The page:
14ymedio, Reinaldo Escobar, Havana, 28 January 2016 — Journalism is a high-risk profession. Death threats and imprisonment are just around the corner for thousands of journalists throughout the world. In Cuba, as an illustrious writer said, in the last five decades “they haven’t killed journalists because they have killed journalism.” One organization defends the rights of the profession and tries to raise its voice for those who have been silenced at the microphones and in the national presses.
Ten years ago, a group of independent journalists founded the Association for Freedom of the Press (APLP) with the initial purpose of protecting the work of reporters and also to act as an independent news agency. Looking back, its members are taking stock of what it has accomplished and looking at the long road that lies ahead.
Jose Antonio Fornaris, APLP president, told 14ymedio that at present the organization is focused on “learning of and denouncing the problems of Cuban journalists in the exercise of their profession.” The most common difficulties range from arrests, the confiscation of working tools, and the little access to sources.
Freedom House, based in Washington, reported last year that Cuba remains, both regionally and globally, one of the countries with the greatest restrictions on the press. The organization denounced the fact that many Cuban journalists continue to be imprisoned and that official censorship is “widespread.” The island ranks last in Latin America with regards to press freedom.
The Cuban Constitution states that “citizens have freedom of speech and of the press in accordance with the objectives of socialist society,” but the editorial line of the national media is governed by the Department of Revolutionary Orientation (DOR), an arm of the Central Committee of the Communist Party of Cuba.
Many professionals, both in the independent sphere as well as those closest to the ruling party, have pushed in recent years for a press law. This legislation would regulate the activities of journalists and, in particular, force institutions to provide information of national interest in a public and transparent way.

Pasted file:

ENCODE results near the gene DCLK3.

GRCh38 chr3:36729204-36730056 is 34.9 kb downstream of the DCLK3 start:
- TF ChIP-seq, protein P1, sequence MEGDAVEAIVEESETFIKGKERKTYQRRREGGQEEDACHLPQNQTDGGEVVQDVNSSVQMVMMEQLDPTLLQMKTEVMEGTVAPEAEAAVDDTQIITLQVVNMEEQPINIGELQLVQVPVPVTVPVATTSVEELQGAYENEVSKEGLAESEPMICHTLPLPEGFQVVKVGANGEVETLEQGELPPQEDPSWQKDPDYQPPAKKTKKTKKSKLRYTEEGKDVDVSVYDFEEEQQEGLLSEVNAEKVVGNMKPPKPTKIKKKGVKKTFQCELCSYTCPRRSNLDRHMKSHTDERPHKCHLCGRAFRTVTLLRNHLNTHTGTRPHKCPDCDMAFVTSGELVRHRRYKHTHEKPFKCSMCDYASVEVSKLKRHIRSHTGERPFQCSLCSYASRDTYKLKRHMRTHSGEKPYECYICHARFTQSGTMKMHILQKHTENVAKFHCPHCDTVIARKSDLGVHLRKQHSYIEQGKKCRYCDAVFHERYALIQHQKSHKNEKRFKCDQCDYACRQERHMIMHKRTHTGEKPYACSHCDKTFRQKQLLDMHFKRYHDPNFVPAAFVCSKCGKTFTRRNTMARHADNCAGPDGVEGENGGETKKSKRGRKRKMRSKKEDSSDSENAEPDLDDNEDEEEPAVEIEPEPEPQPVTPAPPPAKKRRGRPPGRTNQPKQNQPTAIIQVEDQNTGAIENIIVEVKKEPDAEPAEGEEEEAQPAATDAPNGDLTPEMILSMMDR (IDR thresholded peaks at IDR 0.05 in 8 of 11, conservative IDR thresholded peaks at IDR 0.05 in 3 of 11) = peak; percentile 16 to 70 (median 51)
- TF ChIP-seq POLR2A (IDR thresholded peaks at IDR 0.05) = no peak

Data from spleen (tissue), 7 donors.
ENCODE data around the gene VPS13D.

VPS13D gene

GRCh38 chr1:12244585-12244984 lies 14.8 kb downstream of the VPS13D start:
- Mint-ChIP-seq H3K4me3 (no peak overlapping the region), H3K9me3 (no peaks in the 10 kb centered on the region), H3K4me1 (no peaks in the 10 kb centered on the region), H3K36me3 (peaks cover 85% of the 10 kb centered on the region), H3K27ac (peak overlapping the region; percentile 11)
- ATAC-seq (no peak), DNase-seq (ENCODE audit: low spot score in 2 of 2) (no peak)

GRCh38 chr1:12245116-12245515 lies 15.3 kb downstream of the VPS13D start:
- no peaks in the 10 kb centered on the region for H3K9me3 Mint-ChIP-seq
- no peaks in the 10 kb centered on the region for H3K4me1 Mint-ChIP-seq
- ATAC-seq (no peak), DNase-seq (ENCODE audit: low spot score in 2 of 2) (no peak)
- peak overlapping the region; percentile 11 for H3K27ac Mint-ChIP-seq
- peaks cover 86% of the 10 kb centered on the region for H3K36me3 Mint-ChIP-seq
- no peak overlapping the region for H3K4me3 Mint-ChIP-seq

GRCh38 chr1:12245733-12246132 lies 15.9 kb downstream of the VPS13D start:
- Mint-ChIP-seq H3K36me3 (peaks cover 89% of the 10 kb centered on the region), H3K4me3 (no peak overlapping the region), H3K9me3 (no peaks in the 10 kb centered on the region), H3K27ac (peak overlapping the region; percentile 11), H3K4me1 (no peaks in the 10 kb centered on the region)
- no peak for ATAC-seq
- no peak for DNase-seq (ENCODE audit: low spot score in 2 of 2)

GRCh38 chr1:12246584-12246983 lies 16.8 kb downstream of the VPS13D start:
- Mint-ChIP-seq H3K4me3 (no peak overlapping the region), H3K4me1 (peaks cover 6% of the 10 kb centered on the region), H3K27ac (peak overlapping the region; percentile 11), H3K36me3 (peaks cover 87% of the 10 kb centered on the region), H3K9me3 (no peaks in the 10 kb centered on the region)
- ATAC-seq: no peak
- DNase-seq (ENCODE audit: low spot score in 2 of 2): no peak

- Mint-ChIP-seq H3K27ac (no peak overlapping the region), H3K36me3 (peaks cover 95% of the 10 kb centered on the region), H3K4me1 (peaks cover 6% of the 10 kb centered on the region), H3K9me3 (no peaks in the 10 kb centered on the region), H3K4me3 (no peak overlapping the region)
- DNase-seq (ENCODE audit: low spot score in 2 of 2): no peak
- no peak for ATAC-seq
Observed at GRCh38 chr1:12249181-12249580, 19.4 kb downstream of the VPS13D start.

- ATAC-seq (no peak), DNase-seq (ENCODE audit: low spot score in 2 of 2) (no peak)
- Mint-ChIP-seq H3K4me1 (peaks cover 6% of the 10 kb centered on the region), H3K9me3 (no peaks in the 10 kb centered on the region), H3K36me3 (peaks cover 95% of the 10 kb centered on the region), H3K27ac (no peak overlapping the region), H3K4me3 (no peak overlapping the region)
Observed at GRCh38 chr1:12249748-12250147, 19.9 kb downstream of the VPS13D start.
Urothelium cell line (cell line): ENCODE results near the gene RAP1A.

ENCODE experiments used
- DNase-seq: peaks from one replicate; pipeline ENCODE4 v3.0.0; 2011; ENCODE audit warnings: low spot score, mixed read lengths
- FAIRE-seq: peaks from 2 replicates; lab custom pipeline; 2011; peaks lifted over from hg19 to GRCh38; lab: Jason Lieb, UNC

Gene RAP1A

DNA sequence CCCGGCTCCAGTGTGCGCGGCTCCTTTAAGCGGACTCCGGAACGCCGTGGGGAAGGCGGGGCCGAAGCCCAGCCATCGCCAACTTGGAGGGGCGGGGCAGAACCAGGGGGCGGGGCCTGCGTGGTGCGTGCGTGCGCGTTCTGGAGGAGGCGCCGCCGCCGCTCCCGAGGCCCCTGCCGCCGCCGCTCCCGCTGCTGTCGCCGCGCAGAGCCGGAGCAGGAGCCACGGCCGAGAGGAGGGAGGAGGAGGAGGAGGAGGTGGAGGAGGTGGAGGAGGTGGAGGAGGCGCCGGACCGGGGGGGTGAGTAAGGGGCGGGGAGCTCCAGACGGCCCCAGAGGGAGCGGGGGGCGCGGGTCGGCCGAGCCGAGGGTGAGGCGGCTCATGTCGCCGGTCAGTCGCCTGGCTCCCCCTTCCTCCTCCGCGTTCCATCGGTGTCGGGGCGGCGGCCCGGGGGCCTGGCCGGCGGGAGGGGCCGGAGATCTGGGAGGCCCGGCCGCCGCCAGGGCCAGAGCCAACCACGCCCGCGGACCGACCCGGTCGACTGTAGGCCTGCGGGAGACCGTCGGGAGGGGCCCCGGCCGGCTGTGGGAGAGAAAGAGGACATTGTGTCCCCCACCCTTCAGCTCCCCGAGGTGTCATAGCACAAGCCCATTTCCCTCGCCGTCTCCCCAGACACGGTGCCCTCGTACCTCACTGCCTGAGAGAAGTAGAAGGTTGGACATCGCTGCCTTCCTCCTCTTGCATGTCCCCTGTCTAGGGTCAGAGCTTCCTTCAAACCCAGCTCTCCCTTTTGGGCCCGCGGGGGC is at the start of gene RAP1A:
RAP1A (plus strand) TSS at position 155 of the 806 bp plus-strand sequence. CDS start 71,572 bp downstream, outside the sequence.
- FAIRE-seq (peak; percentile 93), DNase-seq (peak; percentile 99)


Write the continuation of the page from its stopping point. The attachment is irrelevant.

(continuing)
Without this legal basis, the work of a reporter in Cuba will continue to move between self-censorship and danger, as APLP finds every day, when working to ensure that “in each province there are observers who are aware of the problems faced by information professionals.” Undoubtedly, these activists for press freedom have a great deal of work to do to collect every violation against the profession.
It is not enough, therefore, that a group of reporters, such as the APLP, are willing to raise their voices for others. “The ideal is for someone who has been harmed to approach us and report their case,” says Fornaris, a first step in order to then get “the corresponding verifications,” and “to provide assistance to the victim,” he adds.
Last October, during the 71st General Assembly of the Inter American Press Association (IAPA), a devastating report on Cuba was presented in which it is stated that human rights and freedom of the press are violated “absolutely and systematically” with the State “monopolizing” the media.
The small team that makes up this NGO tries to optimize its time. Miriam Herrera is responsible for the committee that attends to the journalists, while Migiuel Saludes, located in the United States, serves as the representative abroad; each one of the seven members of the board is responsible for an area of the NGO’s work.
In the APLP “we don’t have lifetime tenure,” says Fornaris. He says it with a pained smile in a country where there have not been democratic elections for seven decades. It is very important for the organization to break with this fatal flaw, and “this year we are renewing the mandates.” The president sees it clearly, “It would be unacceptable for us to call for democracy in Cuba and to have a dynasty in our ranks.”
His hope of a new morning of greater freedoms does not blind him to the present. “As long as the press doesn’t point the finger at who is responsible for its faults, nothing happens,” Fornaris concludes with determination. He does not believe that “under the rules of this system monopolized by a single party can one expect substantial change.”
However, what is not in doubt is that “the press must be free, otherwise it can’t be called the press.”